Olivia Bertham was at the Sustainable Food and Beverage Manufacturing Conference on 2 December. She writes: "The conference provided some good insights into corporate approaches to - and the practicalities of - delivering more sustainable approaches to food and drink production. The overarching theme was collaboration, and it was clear throughout that no one company can work in isolation to achieve effective and scaled responses. There were examples from along the supply chain. One recurring theme was the long-term collaboration with farmers. Corporates are in a good position to instigate and encourage research and innovation to improve yields and security of supply; PepsiCo and Warburtons provided insights. At the retail end of the value chain, Marks & Spencer shared its approach to embedding sustainability into its product range. For example, all products need to demonstrate at least one 'sustainability attribute' by 2020, while the company encourages continual improvement with producers using a 'supplier scorecard' approach.

"Set against these positive initiatives was the reality of the challenge still facing us, well presented by WWF. Agriculture contributes 30% of greenhouse gas emissions to climate change, takes 60% of the planets land surface and 70% of water used. There is a common sense that production will have to increase to feed a growing population - although not by the oft-quoted 70% highlighted as a worst case scenario under business as usual, rather than a goal. Even so, the prediction of 30 billion farmed chickens by 2050 makes you stop and think - that's a lot of chickens. Despite production on this scale, 3.5 billion people are currently malnourished, either with too little food or the wrong type of food. Efforts to assist can sometimes create confusion; for example, the 65 certifications that currently exist for seafood.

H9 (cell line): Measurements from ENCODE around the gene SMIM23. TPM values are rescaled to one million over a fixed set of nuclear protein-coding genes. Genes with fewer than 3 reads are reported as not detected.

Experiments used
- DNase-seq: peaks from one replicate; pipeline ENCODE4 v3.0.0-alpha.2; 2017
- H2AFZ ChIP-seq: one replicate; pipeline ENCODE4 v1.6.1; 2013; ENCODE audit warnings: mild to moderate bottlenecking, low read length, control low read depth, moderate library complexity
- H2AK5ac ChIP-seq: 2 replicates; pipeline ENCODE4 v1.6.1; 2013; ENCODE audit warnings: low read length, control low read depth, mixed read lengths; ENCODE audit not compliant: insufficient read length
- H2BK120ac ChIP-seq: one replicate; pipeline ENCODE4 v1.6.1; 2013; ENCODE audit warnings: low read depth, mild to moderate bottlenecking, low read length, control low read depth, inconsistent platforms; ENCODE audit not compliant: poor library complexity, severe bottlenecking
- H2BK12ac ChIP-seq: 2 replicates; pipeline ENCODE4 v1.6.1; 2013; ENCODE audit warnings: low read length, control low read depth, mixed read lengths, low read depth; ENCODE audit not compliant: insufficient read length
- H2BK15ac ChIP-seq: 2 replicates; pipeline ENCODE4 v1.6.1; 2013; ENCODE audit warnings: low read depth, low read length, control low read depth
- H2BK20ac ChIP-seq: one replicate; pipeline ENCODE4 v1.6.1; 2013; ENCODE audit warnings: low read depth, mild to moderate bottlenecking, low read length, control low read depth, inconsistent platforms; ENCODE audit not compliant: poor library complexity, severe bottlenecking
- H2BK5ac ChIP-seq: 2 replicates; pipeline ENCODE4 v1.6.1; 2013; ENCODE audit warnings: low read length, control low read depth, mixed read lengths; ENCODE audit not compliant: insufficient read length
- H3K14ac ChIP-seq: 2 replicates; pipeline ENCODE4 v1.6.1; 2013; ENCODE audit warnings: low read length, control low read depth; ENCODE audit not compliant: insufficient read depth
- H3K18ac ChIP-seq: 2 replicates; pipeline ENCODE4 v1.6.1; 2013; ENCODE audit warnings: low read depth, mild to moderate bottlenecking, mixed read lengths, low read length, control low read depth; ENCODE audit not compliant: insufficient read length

"Clearly collaboration has to be the way forward because there are just too many stakeholders involved to go it alone. But with collaboration must come action, and action based on sound science. I rather liked the phrase 'a healthy dissatisfaction with the status quo', used by Duncan Williamson of WWF - I think we need quite a big helping of this to get us out of our current pickle."